This post could properly be titled “New Explorations is Familiar Places, Part 2” since our two-part excursion that day followed the same method of (1) picking a place on the map, (2) determining a likely access point, and (3) seeing what happens. As is common we began walking on a forest road, quickly leaving behind the handful of cabins situated on the main road. The dirt track was steep and switchbacked up to ridge which we speculated would provide us with views of the Sydney Peaks and a sense of where the southern border of the Brian Head Fire was. We weren’t mistaken that once we reached the top we could see both those things, but we hadn’t counted on the total destruction caused by the flames here. Clearly there had been a fire break near the top to protect the private property below because we went from lush green forest to walking in charred sticks instantly with very little transition. Originally we thought we’d be able to hike up one of the canyons leading to high(er) country but the fire had not only burned out the trees here but also brought them down, creating an ashy obstacle course for any one who wanted to pass. We reconsidered and decided to turn east towards a meadow.
After scampering down a slope crisscrossed with blackened deadfall we found ourselves by the blue waters of a large spring. The spring had been marked on the map but the significant size was unusual and so it was an unexpected find in a way. Up ahead we could see a lush meadow and so continued on our trajectory towards it, cresting the last rise and then spotting a dirt road below – one that had not been on our map. Determining that it ended at the base of the closest peaks and would not grant us access to the canyons we had originally considered exploring we decided to follow it in the other direction, paralleling our initial track by about a mile away.
The meadow was lovely, sectioned by ribbons of spring runoff and bordered by late-budding aspen and young pine and spruce. It was entirely too mushy to cross however and we stuck to the road we’d come upon, passing yet another spring, water dripping through fissures in the rock. Rounding a corner we then discovered why there was a road here: a half dozen cabins, some of not insignificant size, were ahead making it likely that we were on a private road. This was confirmed a mile and a half later when we neared the main road and found ourselves on the wrong side of a locked gate. A very tall locked gate. We could climb it easily – and Abby gave no thought to ducking under the barbed wire fence adjacent – but we hadn’t intended to trespass and we did feel sheepish climbing over the tall blue steel.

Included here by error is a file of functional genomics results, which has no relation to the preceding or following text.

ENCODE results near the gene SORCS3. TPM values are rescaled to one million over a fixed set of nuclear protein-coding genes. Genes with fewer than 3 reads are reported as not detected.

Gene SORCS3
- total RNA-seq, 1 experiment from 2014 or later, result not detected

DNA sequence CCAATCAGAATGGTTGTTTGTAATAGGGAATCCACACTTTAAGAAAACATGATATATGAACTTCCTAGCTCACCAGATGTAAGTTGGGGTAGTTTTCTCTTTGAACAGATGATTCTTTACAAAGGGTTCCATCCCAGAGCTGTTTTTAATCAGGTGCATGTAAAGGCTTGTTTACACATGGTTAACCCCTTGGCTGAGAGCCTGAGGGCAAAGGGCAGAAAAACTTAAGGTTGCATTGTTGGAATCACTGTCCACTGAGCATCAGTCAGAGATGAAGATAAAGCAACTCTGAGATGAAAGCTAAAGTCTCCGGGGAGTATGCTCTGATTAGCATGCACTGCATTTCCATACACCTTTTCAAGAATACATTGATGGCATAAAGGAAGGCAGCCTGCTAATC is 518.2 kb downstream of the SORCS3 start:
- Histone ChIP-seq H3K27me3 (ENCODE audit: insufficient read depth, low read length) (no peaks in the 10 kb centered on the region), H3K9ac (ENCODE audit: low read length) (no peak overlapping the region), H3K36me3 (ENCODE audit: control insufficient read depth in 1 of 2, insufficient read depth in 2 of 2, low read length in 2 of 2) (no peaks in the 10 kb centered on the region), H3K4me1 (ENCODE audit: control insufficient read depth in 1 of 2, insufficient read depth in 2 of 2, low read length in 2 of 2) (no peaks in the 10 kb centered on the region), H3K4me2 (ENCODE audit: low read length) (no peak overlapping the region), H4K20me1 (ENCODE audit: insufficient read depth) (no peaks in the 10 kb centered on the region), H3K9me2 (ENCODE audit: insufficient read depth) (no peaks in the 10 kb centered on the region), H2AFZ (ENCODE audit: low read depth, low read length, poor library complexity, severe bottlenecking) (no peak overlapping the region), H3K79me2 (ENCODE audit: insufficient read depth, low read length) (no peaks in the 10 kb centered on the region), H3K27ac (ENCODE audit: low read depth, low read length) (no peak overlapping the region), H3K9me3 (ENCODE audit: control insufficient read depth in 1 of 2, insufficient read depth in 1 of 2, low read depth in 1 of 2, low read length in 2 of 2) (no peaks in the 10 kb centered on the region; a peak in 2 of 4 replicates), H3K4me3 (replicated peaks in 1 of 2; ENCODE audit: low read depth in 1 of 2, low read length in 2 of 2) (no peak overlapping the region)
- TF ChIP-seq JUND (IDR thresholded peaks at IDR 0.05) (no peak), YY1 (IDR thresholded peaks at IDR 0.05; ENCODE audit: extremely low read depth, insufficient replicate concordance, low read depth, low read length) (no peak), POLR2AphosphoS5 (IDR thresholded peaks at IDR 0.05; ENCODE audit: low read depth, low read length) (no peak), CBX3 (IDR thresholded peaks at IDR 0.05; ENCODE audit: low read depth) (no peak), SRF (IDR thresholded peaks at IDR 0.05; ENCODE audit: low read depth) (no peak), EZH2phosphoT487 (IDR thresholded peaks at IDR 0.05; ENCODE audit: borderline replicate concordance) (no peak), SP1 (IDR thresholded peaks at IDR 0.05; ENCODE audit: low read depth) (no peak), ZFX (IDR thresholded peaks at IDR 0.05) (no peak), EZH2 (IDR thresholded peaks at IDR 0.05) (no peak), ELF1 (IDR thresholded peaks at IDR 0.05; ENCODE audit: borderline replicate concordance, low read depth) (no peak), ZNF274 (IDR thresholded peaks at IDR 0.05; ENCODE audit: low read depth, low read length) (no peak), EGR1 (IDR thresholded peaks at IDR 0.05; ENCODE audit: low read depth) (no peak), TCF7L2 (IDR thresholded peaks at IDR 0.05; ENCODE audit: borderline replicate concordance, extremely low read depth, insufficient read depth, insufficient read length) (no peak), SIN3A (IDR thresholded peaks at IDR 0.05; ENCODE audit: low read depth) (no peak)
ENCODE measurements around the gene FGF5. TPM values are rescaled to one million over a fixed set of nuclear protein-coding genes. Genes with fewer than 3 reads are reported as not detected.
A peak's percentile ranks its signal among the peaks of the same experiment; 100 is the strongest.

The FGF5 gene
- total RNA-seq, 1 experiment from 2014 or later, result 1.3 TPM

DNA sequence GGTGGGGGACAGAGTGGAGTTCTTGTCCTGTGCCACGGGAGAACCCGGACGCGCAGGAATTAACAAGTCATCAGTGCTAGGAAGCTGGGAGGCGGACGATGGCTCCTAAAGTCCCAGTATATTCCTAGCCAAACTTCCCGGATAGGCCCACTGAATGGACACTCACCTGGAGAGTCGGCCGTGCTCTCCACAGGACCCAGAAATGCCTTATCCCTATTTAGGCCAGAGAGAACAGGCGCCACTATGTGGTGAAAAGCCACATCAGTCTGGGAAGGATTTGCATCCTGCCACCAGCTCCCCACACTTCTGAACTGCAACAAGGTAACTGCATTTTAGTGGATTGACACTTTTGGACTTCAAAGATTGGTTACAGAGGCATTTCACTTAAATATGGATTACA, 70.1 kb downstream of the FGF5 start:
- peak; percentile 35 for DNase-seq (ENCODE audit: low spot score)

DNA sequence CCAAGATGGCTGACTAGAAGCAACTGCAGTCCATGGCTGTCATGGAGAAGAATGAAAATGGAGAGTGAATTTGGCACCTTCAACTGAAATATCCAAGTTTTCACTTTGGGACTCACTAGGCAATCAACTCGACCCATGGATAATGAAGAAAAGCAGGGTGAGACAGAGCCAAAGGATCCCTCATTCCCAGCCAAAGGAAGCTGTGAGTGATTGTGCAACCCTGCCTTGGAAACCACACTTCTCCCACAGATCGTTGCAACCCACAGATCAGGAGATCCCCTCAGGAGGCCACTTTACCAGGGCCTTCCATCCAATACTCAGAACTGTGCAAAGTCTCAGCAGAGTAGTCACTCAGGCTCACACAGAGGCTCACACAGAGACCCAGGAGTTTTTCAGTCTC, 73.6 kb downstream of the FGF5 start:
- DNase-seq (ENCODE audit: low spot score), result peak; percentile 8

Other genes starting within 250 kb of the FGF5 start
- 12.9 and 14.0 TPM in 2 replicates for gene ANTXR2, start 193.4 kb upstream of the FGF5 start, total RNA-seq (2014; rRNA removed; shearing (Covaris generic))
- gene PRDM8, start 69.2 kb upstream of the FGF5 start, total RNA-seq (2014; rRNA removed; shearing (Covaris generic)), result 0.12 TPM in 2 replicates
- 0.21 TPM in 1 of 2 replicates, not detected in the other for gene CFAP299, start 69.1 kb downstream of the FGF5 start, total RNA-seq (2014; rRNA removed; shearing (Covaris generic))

Anyway, from the time we first spotted cabins until we reached the main road there were some fantastic views of the meandering creek in the meadow as well as the tumbling water and green mossy rocks speeding past an old single room cabin. It was easy to see why such a picturesque area had been developed for private residences.
A mile of walking across volcanic stones after climbing the gate we found the truck and made a plan to try our luck hiking in another area. About 15 miles away and a thousand feet down in elevation we pulled off onto another forest road and dropped into a shallow canyon that we believed would take us to Mammoth Creek. The abrupt transition from aspen- and fir-ringed meadow to ponderosa-studded red limestone is all too common in this section of the forest but it’s still impressive to have two such visually different ecosystems adjacent to one another. This arid and rocky canyon descended gently, and we were happy to follow the drainage through the tall pines and manzanita. Before reaching the creek we opted to scramble up to the canyon rim for some views and we were not disappointed; the majesty of the snowy Pausaungunt Plateau in the distance fronted by red mesas was a sight to behold.
Not too long after our ascent to the rim we crossed an informal ATV trail and followed it to the west where it terminated in a cul-de-sac. A faint footpath continued from here, rounding the ridge, but it was agreed that we should turn around here in order to get home to make dinner. We did use the ATV trail to return to the top of the canyon though and were treated to some very lovely views of the hills and mesas from the rim as an added bonus.